Q: I get a lot of spam. Some appears to be from name-brand companies and some seems to come from websites I visit. How can I set my Gmail to only let in e-mail that’s from people in my address book?

Len Hritzo, Pickerington, Ohio


A: The filters used by Gmail and other e-mail providers already block most of the spam you would normally receive. But you can block more unwanted mail with a drastic type of e-mail filtering available in the free Mozilla Thunderbird e-mail program (look at tinyurl.com/y9qyvrkl).

Thunderbird, which can read your Gmail, is able to filter e-mail so that messages from people in your address book go to your inbox; all other e-mail goes to another folder.

Note: This shuts out everyone who is not a close friend. That may mean that you may miss important e-mail from banks or others.

See tinyurl.com/y7xoklwj for directions on how to set up a Thunderbird mail filter. Then go to the three boxes in the filter menu.

In the first box, select “from” in the drop-down menu, then click the “plus” sign on the far right.

In the next box, use the drop-down menu to choose “isn’t in my address book.” Click “plus.”

In the third box, select “personal address book.”

At the bottom of the menu, choose the folder to which unwanted messages will go.

It’s possible to do something similar in Gmail, but the results aren’t as useful.

Instead of redirecting unwanted mail away from your inbox, Gmail sends mail from people in your address book (called “contacts”) to a different folder (see tinyurl.com/y92a4b8f). All other mail ends up in your inbox, which is probably not what you had in mind.

The Thunderbird and Gmail methods aren’t a foolproof way to get rid of spam. If an incoming e-mail “spoofs” — or pretends to be from — an e-mail address that’s in your address book, you will still see it.

Or, if anyone in your address book has his or her e-mail account hacked, you could receive a bogus e-mail that actually came from that person’s account.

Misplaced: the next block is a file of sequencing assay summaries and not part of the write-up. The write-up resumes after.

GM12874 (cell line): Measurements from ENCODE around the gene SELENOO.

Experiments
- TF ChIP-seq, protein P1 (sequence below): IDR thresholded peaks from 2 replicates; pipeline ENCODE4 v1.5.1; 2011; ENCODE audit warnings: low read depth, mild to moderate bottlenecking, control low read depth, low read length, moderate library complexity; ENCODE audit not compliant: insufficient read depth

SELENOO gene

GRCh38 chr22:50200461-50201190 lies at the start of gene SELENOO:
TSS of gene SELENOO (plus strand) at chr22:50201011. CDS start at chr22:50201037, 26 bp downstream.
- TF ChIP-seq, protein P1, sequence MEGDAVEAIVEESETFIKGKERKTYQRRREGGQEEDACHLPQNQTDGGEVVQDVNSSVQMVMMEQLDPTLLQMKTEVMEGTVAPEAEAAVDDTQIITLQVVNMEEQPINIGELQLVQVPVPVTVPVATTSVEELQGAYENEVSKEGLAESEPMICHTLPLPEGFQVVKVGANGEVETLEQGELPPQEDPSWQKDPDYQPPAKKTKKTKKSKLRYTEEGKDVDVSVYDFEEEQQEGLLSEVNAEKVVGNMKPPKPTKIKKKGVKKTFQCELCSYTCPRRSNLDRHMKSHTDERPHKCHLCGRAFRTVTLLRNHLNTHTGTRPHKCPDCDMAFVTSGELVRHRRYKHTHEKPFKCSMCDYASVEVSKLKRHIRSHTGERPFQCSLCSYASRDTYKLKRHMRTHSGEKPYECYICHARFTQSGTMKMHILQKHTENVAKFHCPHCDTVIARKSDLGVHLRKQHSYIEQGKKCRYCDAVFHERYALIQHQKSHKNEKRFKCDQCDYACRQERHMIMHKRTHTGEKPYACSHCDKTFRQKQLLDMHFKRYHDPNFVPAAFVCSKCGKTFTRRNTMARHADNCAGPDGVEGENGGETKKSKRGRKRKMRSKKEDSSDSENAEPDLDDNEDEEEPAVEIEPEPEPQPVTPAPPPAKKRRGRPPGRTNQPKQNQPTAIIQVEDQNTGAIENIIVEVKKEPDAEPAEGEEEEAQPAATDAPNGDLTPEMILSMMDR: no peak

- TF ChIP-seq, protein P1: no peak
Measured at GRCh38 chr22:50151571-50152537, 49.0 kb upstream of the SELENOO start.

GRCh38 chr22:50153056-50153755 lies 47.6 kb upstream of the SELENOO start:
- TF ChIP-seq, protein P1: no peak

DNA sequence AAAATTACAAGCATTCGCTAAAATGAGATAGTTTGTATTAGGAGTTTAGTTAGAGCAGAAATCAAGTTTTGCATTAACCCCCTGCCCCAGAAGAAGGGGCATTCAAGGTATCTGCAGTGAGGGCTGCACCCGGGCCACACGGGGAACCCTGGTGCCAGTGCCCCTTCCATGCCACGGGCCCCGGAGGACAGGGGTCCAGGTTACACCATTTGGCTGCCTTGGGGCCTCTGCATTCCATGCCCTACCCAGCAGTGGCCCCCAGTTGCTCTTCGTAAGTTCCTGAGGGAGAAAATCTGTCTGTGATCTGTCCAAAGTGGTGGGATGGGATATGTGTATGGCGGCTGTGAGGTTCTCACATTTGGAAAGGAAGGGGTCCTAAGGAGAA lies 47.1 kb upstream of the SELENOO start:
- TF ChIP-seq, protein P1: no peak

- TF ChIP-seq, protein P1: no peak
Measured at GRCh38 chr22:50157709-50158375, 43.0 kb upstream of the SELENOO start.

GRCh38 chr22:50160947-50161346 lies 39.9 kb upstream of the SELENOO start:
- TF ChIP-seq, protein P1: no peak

Q: Last year I set up a repeating weekly meeting in Google Calendar, but didn’t specify an end date. I no longer need this repeating meeting on my calendar, but I can’t delete it with a single command. Somehow, it’s been converted to a series of individual meetings that I’ll have to delete separately until the end of time. What can I do?

Al Richwine, Minneapolis


A: Normally, recurring events are easily removed from Google calendar by using the delete options: this event only, today’s event plus those in the future, or all events.

But if that doesn’t work, try these methods one at a time; after each one, try again to delete the repeating meeting.

• Use a special Google link (see more at tinyurl.com/qg3nwxl) to log in to your Google calendar.

• Clear the cache and cookies on your web browser (for Google Chrome, see tinyurl.com/ycg59c54).

• Try using your browser’s “private browsing” feature (for Google Chrome, click the three dots at the upper right, then click “new incognito window.”)

If it works, disable any browser add-on programs one at a time until you find the source of the problem.

• If you have created a browser bookmark to reach your calendar, delete the bookmark.


E-mail tech questions to steve.j.alexander@gmail.com. Include name, city and telephone number.